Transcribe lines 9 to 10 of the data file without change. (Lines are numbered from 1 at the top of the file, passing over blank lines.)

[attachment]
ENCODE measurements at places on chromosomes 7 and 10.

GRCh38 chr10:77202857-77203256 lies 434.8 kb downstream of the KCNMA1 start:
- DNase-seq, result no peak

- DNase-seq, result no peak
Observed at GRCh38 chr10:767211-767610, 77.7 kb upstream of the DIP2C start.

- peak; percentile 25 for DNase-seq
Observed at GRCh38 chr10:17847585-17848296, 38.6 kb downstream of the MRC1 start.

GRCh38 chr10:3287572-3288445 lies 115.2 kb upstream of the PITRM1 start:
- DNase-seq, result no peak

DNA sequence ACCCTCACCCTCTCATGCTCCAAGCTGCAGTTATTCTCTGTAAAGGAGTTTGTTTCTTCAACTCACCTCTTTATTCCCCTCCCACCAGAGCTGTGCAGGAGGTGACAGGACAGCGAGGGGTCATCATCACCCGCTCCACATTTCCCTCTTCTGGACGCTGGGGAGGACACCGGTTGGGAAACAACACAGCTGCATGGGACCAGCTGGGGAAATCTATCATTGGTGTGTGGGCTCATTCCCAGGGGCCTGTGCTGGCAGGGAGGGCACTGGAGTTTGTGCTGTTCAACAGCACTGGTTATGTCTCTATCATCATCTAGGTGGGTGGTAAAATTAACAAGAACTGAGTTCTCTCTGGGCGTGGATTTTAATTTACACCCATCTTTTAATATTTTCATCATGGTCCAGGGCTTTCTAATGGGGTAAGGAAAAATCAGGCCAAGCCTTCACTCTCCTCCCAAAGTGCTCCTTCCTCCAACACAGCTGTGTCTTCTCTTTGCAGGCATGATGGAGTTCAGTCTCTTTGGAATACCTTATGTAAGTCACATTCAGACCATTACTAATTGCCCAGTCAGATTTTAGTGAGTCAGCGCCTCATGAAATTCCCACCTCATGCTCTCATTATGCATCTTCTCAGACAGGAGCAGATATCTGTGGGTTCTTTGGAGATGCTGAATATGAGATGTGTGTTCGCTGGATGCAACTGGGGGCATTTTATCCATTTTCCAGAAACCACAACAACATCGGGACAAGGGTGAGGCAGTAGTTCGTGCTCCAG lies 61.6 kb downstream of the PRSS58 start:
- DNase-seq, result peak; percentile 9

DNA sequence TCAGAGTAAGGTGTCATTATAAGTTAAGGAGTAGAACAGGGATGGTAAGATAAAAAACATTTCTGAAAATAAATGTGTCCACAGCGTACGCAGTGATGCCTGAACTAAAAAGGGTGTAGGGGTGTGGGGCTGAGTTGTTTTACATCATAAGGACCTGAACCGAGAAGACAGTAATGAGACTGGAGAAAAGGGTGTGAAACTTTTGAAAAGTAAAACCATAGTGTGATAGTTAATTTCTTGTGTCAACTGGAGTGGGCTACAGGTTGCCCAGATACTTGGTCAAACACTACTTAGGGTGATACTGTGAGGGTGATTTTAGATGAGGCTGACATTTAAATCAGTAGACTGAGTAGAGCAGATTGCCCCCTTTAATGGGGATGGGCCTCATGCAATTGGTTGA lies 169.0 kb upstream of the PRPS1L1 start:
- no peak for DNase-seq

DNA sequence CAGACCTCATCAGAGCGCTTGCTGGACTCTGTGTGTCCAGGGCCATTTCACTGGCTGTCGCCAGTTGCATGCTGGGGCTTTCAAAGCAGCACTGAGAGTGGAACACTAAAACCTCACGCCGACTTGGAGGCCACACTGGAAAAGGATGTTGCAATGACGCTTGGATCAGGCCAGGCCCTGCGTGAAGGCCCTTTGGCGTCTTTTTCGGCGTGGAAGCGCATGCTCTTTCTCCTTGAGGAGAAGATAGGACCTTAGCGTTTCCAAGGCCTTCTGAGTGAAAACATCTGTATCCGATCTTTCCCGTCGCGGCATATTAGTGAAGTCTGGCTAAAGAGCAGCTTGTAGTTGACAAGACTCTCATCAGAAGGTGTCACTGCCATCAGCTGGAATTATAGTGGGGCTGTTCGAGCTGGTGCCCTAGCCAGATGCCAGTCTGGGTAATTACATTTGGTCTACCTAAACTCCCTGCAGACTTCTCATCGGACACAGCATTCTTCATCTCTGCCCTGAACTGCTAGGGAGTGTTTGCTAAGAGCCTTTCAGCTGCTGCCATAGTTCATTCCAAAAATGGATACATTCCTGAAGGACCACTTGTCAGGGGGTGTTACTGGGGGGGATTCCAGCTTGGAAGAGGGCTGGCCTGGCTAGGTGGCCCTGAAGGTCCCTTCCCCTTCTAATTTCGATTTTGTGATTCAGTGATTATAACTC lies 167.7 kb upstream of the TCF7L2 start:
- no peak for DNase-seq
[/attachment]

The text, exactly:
- DNase-seq, result no peak

DNA sequence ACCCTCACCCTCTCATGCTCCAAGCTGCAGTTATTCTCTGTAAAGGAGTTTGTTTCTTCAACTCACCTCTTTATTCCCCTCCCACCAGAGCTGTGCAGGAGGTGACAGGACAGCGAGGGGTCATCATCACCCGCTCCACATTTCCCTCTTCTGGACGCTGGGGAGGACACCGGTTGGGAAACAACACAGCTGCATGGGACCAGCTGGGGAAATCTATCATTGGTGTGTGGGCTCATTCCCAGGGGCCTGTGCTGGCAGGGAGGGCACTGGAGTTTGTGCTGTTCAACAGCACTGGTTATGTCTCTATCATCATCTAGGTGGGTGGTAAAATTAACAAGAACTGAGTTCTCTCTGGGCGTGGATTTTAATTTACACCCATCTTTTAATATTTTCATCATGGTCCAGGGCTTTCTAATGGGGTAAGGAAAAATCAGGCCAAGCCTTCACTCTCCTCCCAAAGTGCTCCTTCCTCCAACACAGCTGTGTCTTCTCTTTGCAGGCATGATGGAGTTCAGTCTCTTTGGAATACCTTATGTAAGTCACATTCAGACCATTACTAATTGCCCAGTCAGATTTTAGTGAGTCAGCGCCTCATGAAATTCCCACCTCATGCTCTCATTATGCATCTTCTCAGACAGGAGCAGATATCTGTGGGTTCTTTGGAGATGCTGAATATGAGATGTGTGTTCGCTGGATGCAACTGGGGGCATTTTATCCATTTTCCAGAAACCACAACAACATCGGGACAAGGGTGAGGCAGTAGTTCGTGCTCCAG lies 61.6 kb downstream of the PRSS58 start: